Sand-capping stabilizes muddy sediment and improves benthic light conditions in eutrophic estuaries: laboratory verification and the potential for recovery of eelgrass (Zostera marina)

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Mogens Flindt, Nele Wendländer, Kadri Kuusemae, Troels Lange, Nicolaj Aaskoven, Sonja Winter, Ana Sousa, Erik Rasmussen, Paula Canal-Verges, Rod Connolly, Erik Kristensen


Decades of eutrophication have increased water turbidity in Danish estuaries and led to light limitation of eelgrass (Zostera marina) growth. Former eelgrass areas are now denuded and consist of organic-rich muddy sediment with frequent resuspension events that maintain a high turbidity state. In addition, low anchoring capacity of eelgrass in the soft organic-rich sediments has contributed to eelgrass loss. When navigation channels in Danish estuaries are dredged, large amounts (~100.000 m3) of sandy sediment are shipped to remote dumping sites. Instead, we suggest that the dredged sand is used to consolidate adjacent muddy areas. We demonstrate in the present study that capping of fluid muddy sediment with 10 cm of sand is feasible without any vertical mixing and that this marine restoration approach can significantly lower the magnitude and frequency of resuspension events. Erosion of suspended solids change from 5 g m-2 min-1 in muddy areas to about 0.2 g m-2 min-1 in sand-capped areas, implying that sand-capping can significantly improve light conditions. Moreover, erosion thresholds increase from about 10-12 cm s-1 for mud to 40 cm s-1 for sand-capped mud. In conclusion, improved benthic light and increased anchoring capacity by sand-capping, a marine restoration practice, has the potential to facilitate restoration of otherwise lost eelgrass habitats.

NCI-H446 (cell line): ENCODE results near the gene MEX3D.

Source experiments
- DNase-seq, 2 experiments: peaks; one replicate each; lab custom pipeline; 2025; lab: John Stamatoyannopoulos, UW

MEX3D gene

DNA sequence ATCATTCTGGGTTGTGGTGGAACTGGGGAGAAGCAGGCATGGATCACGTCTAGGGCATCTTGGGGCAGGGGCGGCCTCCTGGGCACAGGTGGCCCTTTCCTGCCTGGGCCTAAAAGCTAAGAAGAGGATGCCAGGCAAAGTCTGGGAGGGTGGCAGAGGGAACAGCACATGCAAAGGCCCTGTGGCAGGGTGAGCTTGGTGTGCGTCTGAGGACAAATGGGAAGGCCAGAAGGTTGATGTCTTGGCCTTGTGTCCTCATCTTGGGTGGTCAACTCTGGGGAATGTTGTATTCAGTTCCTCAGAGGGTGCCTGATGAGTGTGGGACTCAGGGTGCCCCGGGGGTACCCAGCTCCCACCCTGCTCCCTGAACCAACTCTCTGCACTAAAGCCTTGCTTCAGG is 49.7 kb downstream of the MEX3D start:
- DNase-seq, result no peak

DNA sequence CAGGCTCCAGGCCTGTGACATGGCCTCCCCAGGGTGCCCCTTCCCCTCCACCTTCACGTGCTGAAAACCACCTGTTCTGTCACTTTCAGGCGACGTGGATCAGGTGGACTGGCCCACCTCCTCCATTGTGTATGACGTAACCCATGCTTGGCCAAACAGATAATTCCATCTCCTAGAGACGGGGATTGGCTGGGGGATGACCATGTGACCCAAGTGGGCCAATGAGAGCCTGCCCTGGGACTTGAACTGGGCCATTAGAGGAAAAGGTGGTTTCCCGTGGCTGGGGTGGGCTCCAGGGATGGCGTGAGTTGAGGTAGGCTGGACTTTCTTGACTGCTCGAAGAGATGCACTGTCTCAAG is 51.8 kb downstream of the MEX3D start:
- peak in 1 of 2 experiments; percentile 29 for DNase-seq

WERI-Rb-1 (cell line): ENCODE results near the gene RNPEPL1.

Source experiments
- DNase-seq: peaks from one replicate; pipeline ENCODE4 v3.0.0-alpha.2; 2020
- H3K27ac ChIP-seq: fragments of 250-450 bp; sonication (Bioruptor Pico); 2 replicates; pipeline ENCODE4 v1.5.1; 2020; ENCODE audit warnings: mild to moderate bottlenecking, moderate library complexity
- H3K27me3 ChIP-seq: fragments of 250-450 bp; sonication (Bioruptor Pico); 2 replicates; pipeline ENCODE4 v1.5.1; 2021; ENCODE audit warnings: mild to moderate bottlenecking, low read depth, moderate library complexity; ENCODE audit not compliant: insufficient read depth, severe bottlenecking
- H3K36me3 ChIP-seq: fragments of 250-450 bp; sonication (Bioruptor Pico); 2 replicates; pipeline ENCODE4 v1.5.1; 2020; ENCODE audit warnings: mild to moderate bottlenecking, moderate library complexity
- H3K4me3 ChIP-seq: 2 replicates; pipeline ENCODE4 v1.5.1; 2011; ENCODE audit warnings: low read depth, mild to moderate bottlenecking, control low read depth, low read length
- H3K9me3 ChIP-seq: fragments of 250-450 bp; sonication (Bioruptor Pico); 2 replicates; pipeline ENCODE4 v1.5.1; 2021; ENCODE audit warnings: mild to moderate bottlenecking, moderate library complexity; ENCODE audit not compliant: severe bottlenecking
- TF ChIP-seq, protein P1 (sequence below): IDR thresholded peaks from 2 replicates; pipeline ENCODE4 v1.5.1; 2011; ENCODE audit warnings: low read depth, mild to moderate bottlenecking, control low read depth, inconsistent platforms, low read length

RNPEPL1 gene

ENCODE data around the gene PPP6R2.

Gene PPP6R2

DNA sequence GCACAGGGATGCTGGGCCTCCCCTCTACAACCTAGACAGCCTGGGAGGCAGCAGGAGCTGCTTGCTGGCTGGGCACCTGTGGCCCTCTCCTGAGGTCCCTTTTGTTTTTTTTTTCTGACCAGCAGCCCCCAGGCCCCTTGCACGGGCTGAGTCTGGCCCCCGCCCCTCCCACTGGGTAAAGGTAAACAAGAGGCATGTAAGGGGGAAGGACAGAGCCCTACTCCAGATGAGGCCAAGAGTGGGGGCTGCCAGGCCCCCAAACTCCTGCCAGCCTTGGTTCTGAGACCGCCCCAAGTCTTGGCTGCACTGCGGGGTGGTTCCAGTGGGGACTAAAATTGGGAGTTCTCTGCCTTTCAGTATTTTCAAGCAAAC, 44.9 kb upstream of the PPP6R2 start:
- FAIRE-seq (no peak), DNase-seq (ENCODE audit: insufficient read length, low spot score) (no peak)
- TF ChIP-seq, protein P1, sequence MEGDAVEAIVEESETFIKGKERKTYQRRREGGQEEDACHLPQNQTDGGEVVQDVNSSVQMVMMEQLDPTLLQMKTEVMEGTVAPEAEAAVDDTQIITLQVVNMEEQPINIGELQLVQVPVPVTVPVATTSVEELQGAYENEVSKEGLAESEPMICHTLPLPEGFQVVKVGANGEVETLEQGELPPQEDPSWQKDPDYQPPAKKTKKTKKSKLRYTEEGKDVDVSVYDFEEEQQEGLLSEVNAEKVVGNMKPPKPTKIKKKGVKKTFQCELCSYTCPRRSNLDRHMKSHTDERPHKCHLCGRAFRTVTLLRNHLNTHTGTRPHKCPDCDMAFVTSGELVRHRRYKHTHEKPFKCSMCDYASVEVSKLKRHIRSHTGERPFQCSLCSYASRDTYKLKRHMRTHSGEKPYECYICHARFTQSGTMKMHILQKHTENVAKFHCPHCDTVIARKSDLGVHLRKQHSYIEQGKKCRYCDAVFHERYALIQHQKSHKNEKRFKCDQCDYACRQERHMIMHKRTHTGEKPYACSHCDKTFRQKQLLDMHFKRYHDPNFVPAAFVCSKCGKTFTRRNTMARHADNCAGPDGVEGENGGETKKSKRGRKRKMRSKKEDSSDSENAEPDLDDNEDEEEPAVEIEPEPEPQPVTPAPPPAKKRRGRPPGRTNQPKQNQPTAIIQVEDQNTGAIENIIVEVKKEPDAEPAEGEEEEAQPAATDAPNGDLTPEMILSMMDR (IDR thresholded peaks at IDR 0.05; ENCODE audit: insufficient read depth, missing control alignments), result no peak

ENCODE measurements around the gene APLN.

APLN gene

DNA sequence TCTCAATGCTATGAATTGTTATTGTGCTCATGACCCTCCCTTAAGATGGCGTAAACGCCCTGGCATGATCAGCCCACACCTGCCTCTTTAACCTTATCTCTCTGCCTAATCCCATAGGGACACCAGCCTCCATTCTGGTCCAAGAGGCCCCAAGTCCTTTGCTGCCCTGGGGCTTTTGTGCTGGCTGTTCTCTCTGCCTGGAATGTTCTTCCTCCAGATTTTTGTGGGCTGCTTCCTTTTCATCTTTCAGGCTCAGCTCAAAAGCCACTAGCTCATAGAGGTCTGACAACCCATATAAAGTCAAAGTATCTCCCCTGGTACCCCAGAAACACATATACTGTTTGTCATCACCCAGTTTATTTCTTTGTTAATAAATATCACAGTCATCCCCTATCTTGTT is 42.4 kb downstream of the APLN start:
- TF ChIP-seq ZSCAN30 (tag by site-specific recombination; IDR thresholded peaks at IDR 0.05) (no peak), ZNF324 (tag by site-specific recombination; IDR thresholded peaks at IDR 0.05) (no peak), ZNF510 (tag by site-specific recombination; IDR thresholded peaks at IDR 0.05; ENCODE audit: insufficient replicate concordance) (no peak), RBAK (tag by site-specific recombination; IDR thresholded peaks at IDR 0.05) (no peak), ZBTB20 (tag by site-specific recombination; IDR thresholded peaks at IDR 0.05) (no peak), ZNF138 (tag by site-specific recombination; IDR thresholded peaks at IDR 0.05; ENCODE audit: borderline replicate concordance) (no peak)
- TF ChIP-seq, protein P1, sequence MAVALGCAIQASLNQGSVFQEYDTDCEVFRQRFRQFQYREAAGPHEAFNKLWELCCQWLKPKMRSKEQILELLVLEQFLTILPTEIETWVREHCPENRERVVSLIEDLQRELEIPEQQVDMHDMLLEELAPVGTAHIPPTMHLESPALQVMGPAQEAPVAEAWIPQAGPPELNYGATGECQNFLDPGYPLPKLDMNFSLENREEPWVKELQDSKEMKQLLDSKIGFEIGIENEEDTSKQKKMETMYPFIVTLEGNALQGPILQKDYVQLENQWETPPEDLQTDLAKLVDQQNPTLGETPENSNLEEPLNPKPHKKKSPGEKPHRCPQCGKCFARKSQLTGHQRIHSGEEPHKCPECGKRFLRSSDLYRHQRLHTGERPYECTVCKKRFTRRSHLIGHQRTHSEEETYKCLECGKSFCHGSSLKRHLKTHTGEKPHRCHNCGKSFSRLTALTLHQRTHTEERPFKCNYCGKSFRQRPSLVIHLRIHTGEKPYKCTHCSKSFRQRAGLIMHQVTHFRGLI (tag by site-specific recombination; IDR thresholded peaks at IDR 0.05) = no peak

Life Sciences, Physical Sciences and Mathematics


Marine restoration, Eelgrass recovery, sediment resuspension, turbidity, environmental conditions


Published: 2021-10-12 06:45

Last Updated: 2021-10-13 08:18

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CC BY Attribution 4.0 International

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